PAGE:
lunes, 3 de junio de 2013

Imaging Breakthrough: See Atomic Bonds Before and After Molecular Reaction

By Nadia Drake

Molecular Rearrangements
A ringed, carbon-containing molecule, shown both before and after it has rearranged itself, with the two most common reaction products included. The scale bars measure 3 angstroms, or three ten-billionths of a meter, across. Image and Caption: Lawrence Berkeley National Laboratory and University of California at Berkeley

Reactant 1

Product 2

Product 3

Product 4

Product 5
The team predicted the existence of Product 5, but it accounted for less than 1 percent of the reaction mixture. Image: S. Wickenburg, A. Riss, D. J. Mowbray, F. R. Fischer
For the first time, scientists have visually captured a molecule at single-atom resolution in the act of rearranging its bonds. The images look startlingly similar to the stick diagrams in chemistry textbooks.

Until now, scientists were only able to infer molecular structures. Using atomic force microscopy, the individual atomic bonds — each a few ten-millionths of a millimeter long – that connect the carbon molecule’s 26 carbon and 14 hydrogen atoms are clearly visible. The results are reported online May 30 in Science.

The team initially set out to precisely assemble nanostructures made from graphene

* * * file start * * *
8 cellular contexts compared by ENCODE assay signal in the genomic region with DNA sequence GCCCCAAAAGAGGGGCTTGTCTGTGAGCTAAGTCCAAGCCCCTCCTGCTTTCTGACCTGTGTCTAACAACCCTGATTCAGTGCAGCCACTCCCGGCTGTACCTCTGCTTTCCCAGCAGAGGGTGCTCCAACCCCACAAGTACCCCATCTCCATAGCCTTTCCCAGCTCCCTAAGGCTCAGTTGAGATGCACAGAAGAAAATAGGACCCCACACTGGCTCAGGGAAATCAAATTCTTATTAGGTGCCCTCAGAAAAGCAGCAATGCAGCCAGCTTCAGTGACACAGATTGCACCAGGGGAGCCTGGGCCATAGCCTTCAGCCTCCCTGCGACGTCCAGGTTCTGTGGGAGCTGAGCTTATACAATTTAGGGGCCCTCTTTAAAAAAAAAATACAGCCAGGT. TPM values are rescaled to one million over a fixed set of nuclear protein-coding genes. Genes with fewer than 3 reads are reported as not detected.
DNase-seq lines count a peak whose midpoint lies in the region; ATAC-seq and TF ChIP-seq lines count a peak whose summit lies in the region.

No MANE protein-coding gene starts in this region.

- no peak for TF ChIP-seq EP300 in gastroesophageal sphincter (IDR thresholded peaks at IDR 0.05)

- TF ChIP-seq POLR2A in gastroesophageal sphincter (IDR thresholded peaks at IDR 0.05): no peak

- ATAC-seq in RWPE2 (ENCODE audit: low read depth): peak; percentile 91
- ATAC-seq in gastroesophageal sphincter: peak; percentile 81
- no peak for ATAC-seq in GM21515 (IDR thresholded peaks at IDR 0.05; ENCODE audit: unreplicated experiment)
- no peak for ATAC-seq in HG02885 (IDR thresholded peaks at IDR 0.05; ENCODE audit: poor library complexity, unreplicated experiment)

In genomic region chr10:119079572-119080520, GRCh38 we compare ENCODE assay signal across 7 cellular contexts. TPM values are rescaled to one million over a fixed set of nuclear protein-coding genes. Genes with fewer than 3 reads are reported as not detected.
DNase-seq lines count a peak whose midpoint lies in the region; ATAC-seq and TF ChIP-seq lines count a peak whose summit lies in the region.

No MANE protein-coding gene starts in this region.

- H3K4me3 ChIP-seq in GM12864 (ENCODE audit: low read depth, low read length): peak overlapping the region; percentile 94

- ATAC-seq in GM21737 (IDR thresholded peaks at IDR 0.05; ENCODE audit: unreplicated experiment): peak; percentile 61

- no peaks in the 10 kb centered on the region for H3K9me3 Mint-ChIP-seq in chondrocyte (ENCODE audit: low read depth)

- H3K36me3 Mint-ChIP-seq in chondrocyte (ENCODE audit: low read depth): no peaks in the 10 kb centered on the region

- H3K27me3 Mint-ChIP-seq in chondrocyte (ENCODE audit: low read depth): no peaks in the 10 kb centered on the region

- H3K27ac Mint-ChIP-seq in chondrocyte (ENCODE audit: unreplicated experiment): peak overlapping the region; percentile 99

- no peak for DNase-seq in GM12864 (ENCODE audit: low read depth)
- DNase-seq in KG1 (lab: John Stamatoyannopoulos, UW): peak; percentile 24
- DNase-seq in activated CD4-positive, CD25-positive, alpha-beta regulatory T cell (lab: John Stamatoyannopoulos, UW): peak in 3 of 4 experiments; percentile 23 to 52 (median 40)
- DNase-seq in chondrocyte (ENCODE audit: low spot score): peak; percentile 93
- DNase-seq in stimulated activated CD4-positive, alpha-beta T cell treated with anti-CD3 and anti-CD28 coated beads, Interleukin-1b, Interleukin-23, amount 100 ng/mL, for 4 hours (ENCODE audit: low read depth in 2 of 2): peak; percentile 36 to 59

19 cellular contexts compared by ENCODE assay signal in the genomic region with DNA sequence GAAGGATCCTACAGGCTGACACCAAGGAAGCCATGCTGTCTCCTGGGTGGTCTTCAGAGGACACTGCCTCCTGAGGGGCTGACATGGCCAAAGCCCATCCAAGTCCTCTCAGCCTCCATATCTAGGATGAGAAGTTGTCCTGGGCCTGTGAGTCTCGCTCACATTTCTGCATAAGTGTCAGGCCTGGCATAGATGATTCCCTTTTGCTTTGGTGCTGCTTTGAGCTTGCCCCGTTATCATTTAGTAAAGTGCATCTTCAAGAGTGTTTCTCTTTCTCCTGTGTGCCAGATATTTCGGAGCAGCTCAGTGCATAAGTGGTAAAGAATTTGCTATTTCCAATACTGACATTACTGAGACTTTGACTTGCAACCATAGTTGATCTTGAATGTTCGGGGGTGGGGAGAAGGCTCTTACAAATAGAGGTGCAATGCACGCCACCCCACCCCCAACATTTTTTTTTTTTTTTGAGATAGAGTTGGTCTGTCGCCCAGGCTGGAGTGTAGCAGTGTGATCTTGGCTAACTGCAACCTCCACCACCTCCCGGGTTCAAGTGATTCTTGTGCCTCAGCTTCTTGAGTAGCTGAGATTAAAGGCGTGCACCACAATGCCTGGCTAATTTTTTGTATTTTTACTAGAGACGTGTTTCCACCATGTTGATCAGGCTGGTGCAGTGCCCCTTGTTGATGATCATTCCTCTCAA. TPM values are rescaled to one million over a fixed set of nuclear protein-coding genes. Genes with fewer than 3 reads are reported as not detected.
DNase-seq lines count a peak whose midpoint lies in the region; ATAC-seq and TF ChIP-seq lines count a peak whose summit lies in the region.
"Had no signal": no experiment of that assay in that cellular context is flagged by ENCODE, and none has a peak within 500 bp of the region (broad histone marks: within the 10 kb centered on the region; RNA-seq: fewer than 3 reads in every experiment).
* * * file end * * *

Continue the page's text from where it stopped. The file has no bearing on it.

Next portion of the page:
, a single-layer material in which carbon atoms are arranged in repeating, hexagonal patterns. Building the carbon honeycombs required rearranging atoms from a linear chain into the six-sided shapes; the reaction can produce several different molecules. UC Berkeley chemist Felix Fischer and his colleagues wanted to visualize the molecules to make sure they’d done it right.

To document the graphene recipe, Fischer needed a powerful imaging device, and he turned to the atomic force microscope housed in physicist Michael Crommie’s UC Berkeley lab. Non-contact atomic force microscopy uses a very fine, sharp point to read the electrical forces produced by molecules; as the tip is moved near a molecule’s surface, it’s deflected by different charges, producing an image of how the atoms and bonds are aligned.

With it, the team managed to visualize not only the carbon atoms but the bonds between them, created by shared electrons. They placed a ringed carbon structure on a silver plate and heated it until the molecule rearranged. Subsequent cooling trapped the reaction products, which as it turned out, contained three unexpected products and one molecule the scientists had predicted.

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